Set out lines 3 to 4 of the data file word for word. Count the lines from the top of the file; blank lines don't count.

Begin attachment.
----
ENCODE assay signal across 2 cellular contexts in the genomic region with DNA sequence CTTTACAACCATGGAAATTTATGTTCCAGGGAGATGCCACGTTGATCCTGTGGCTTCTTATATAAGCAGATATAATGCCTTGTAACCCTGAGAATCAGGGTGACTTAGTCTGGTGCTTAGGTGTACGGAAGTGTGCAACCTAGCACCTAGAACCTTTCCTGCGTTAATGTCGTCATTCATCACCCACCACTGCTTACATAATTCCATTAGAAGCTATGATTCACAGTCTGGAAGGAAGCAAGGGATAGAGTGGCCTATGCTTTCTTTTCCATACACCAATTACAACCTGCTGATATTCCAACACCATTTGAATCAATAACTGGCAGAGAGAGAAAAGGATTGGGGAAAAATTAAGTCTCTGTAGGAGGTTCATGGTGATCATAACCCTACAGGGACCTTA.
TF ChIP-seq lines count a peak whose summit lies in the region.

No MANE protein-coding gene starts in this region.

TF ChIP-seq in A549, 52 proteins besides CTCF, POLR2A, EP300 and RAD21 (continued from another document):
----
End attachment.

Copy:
No MANE protein-coding gene starts in this region.

TF ChIP-seq in A549, 52 proteins besides CTCF, POLR2A, EP300 and RAD21 (continued from another document):